Last night, local residents in Great Falls, Montana told their city commissioners that it was time to impose limits on big box sprawl in their Land Development Code. But the 5 City Commissioners were reluctant to limit developers, and put further discussion on a size cap off for two weeks. Residents have been pushing for a cap of 100,000 s.f. on new stores. The city’s Planning Board has already approved the idea of a size cap, plus a requirement that any store over 75,000 s.f. conduct an economic impact analysis of the impact on city income vs. expenses. Local farmer Richard Liebert said the city should be promoting responsible growth that enhances locally owned businesses, not growth that destroys them. Wal-Mart already has a discount store in Great Falls (which will close), and has proposed a 204,000 s.f. replacement for Great Falls that would be more than twice the size cap. A Wal-Mart supporter last night told commissioners that the term “big box store” was derogatory. Smaller businesses, he noted, aren’t called “wedge-shaped, one-floor or basement businesses.” According to the Great Falls Tribune, speakers at the hearing then started referred to big box stores as “large format retail store.” One major landowner in the city, who has been courted by Wal-Mart in the past, suggested that the only issue with business development is whether it satisfies customers’ demands. In other words, zoning is irrelevant — the free marketplace should determine where stores go, and how big they are. “Please reject these punishing proposals and allow Great Falls to reach its potential,” the landowner said. Another resident warned that Great Falls is losing its small-town feel as bigger stores force out some of the old, smaller ones. Resients noted that uncontrolled growth in Bozeman, Montana has reached the point where some people now refer to the city as Boze-Angeles. But City Commissioner John Rosenbaum told residents, “we shouldn’t try to direct free enterprise.” The other commissioners said the city can address the issue of size through the conditional use permit process. “Are we prostituting the city with large retail stores?” one Commissioner rhetorically asked. “I don’t think we are.” The city’s Mayor weighed in as well. Mayor Dona Stebbins told the audience that Great Falls “already has the tools in place to control growth.” But clearly many of her constituents disagree.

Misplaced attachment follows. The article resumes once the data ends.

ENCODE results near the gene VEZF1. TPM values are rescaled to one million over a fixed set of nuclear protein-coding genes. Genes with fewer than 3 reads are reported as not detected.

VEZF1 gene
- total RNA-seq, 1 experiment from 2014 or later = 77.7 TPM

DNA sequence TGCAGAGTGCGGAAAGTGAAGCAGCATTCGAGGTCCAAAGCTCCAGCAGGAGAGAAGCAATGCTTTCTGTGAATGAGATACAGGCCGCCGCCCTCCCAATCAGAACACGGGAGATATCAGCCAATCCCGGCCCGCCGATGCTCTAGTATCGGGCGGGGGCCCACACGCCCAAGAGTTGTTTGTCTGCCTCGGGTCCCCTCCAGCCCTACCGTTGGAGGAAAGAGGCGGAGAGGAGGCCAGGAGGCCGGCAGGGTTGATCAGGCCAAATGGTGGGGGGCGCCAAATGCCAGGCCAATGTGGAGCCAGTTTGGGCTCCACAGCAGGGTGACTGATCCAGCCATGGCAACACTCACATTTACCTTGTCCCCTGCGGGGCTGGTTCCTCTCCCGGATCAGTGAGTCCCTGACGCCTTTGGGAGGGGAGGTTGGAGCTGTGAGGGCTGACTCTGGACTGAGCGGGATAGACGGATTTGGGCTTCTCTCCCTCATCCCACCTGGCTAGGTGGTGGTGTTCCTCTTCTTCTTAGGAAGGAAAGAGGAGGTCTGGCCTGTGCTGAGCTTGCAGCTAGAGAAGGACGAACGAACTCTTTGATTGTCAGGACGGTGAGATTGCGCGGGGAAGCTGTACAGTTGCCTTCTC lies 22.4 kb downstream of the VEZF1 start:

Sprawl-Busters reported on April 10, 2006 that a proposal for a second Wal-Mart in Great Falls had suddenly been withdrawn. Wal-Mart said it was pulling out of the project “due to change in the Great Falls market… Those changes forced us to take a step back and look at whether this is the right time for a second store in Great Falls.” Wal-Mart’s plans to annex land into Great Falls, Montana had been dealt a setback because of a provision in the city’s zoning code that requires any retail store larger than 60,000 s.f. to get a conditional use permit. Part of the CUP review process requires the Planning Board to support the statement that “The diverse retail economy is desirable in that it provides consumer choice and fosters competition.” When the Wal-Mart plan came to the Planning Board, they deadlocked 4-4 against the Annexation, and Wal-Mart pulled out. The Chairman of the Planning Board said at the time, “I still remain concerned about the impact that particular business has on communities. I don’t think it’s a good impact for the community and I think this is positive news.” The citizen’s group that was formed to fight the Wal-Mart store, and to put a cap on retail building size, is called Great Falls First, and their slogan is: “Big Sky, Not Big Box.” For local contacts in Great Falls, email [email protected]